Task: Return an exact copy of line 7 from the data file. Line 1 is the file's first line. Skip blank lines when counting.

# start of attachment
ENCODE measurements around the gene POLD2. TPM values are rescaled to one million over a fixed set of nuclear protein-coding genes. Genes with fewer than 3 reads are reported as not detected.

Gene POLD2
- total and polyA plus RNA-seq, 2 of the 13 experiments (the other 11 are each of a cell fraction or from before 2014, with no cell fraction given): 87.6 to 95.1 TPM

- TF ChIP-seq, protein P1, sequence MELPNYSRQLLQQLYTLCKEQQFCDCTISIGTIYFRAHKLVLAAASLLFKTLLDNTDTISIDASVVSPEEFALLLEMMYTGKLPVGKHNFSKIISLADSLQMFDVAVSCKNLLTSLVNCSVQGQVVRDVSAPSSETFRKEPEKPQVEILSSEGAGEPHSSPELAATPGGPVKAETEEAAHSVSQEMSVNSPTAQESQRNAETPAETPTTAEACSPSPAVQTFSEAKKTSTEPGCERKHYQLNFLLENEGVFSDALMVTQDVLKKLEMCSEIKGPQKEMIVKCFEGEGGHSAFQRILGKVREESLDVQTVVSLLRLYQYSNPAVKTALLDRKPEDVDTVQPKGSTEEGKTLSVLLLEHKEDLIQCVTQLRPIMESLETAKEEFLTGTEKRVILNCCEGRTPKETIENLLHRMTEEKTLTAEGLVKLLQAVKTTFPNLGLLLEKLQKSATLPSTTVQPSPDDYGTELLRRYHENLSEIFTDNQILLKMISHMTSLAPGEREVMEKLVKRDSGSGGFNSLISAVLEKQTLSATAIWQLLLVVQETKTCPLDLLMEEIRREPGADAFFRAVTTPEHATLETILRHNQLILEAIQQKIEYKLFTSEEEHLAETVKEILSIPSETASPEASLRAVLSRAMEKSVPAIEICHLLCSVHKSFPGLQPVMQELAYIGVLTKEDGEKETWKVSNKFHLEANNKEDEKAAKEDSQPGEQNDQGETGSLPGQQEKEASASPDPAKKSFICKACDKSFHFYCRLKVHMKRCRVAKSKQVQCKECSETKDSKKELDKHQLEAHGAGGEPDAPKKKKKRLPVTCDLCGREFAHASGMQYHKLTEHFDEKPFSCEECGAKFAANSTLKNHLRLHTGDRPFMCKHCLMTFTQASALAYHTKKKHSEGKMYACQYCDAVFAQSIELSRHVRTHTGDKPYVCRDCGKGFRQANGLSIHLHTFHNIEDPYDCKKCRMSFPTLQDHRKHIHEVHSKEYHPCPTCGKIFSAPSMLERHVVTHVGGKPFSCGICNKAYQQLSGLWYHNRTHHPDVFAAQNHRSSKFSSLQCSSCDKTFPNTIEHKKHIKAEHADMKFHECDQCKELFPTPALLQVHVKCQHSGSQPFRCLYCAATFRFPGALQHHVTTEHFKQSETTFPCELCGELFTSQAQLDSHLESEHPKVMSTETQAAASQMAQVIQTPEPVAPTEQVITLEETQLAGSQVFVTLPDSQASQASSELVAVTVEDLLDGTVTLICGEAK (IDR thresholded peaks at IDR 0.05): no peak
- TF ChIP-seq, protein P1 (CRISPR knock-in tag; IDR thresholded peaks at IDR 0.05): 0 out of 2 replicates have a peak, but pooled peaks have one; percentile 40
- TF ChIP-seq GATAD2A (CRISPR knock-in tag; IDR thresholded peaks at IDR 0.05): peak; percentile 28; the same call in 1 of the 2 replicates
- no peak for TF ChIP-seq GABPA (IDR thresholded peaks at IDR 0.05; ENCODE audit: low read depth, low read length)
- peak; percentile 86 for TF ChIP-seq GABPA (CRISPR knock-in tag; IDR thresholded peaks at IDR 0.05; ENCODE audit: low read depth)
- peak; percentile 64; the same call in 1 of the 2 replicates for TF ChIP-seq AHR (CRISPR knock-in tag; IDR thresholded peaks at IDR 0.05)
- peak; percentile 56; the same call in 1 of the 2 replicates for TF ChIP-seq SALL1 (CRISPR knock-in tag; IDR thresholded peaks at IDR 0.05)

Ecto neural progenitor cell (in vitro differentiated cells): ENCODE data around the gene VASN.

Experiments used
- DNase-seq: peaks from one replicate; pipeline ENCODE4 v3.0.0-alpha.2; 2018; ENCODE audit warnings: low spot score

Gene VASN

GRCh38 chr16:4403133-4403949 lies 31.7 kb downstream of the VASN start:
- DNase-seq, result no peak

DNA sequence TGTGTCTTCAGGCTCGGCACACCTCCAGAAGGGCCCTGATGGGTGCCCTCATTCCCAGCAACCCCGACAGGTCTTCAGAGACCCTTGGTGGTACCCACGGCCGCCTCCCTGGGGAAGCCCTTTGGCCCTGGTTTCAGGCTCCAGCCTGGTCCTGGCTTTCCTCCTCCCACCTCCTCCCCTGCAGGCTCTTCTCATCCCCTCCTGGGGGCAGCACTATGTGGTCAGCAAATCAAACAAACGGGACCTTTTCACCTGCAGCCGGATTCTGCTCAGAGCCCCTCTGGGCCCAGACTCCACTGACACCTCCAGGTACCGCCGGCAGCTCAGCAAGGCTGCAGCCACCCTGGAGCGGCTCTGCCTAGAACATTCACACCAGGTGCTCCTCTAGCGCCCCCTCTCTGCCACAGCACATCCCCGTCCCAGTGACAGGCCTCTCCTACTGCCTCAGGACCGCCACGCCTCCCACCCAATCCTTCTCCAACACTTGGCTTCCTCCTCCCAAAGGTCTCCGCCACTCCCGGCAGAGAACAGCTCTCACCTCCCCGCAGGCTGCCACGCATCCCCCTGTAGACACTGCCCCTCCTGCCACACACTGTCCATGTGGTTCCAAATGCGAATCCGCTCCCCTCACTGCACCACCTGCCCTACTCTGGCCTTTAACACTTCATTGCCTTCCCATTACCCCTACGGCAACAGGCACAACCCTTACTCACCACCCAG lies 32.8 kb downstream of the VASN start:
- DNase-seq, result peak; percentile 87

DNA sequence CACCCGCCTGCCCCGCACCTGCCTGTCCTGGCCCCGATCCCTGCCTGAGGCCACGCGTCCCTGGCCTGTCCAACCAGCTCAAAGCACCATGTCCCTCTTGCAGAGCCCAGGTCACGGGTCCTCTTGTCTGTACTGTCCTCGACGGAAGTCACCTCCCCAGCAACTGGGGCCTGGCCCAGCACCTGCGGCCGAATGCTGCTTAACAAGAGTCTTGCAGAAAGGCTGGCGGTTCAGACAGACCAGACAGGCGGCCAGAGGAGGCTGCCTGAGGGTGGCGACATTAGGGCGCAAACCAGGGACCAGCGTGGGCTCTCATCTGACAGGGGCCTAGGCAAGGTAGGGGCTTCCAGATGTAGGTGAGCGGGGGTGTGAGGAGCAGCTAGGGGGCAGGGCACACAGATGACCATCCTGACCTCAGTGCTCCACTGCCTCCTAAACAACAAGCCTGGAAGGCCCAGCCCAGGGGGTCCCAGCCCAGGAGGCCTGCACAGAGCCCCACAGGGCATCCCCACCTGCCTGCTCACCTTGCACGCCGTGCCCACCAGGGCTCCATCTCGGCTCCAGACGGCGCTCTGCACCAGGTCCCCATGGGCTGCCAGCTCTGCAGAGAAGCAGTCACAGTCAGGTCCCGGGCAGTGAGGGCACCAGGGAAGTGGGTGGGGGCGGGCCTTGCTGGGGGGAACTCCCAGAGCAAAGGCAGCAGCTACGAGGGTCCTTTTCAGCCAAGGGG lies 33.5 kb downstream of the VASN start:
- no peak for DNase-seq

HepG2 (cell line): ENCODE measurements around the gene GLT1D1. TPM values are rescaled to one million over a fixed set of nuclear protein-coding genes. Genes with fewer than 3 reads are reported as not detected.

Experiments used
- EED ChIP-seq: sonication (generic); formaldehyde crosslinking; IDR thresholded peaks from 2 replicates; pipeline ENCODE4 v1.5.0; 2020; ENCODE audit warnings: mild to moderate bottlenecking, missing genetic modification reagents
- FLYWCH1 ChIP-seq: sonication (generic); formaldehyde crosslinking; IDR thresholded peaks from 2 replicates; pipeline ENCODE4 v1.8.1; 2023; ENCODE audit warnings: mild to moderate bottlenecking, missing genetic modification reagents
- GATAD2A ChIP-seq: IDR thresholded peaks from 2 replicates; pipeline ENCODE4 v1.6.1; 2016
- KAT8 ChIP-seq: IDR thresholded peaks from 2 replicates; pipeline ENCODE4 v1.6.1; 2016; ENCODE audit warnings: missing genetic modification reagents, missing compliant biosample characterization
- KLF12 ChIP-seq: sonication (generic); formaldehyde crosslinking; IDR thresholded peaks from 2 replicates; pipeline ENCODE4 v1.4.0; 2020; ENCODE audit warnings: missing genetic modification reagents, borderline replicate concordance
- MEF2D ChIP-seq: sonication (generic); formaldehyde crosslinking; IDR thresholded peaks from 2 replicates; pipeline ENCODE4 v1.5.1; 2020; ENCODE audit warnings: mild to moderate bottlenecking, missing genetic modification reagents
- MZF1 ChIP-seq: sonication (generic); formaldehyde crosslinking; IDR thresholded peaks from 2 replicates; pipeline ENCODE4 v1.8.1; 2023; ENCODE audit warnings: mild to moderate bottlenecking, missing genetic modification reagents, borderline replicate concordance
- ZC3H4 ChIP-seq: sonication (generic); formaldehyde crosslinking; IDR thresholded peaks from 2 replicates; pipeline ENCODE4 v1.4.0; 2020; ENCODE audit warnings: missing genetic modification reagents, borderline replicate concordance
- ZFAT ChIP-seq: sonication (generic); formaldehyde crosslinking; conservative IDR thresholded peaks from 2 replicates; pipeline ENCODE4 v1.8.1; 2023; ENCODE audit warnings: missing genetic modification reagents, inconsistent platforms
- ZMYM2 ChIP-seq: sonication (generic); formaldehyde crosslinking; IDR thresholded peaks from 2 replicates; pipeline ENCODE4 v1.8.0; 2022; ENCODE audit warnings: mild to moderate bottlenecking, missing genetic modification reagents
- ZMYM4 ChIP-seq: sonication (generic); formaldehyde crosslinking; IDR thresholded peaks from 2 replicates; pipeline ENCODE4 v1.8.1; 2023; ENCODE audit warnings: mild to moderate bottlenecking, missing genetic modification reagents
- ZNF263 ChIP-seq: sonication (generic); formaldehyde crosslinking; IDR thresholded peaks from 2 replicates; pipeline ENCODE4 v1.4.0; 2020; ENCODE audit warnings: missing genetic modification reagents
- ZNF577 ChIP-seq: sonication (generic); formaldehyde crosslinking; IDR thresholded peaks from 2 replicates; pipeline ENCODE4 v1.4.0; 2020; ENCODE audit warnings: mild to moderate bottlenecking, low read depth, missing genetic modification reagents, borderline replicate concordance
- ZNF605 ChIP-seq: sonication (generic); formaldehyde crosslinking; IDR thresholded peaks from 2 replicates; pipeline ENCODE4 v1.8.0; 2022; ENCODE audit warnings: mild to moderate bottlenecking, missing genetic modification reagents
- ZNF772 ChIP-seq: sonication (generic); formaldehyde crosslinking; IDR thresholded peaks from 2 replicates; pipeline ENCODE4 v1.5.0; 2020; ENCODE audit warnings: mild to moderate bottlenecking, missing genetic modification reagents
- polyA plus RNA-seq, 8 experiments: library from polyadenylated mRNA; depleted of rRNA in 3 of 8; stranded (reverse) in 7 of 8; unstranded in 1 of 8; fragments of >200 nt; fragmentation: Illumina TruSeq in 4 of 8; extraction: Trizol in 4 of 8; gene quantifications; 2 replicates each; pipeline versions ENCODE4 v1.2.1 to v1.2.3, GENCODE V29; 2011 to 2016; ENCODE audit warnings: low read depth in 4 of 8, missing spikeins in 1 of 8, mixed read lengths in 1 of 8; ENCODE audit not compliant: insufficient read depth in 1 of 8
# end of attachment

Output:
- no peak for TF ChIP-seq GABPA (IDR thresholded peaks at IDR 0.05; ENCODE audit: low read depth, low read length)